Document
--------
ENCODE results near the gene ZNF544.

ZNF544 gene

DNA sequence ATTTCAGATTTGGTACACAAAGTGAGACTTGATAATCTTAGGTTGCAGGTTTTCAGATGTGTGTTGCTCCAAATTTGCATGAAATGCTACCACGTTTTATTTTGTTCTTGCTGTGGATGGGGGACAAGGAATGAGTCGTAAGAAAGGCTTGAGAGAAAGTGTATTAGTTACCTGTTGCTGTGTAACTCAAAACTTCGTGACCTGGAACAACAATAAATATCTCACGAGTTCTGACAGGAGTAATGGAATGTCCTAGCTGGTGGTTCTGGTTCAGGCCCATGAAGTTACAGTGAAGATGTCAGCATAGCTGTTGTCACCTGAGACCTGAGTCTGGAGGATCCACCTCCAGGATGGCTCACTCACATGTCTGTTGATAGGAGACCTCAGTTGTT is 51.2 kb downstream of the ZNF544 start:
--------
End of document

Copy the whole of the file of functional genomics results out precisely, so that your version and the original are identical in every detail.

ENCODE results near the gene ZNF544.

ZNF544 gene

DNA sequence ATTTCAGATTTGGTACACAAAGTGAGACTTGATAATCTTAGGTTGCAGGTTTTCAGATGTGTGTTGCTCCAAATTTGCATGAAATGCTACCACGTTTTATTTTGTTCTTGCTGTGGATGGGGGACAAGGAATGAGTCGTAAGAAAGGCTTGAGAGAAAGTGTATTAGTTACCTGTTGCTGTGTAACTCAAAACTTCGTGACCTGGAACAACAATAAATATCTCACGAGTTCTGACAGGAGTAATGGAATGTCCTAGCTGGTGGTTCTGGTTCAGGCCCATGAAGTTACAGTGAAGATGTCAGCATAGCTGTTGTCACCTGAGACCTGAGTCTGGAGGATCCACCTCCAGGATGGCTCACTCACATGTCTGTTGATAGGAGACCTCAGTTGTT is 51.2 kb downstream of the ZNF544 start: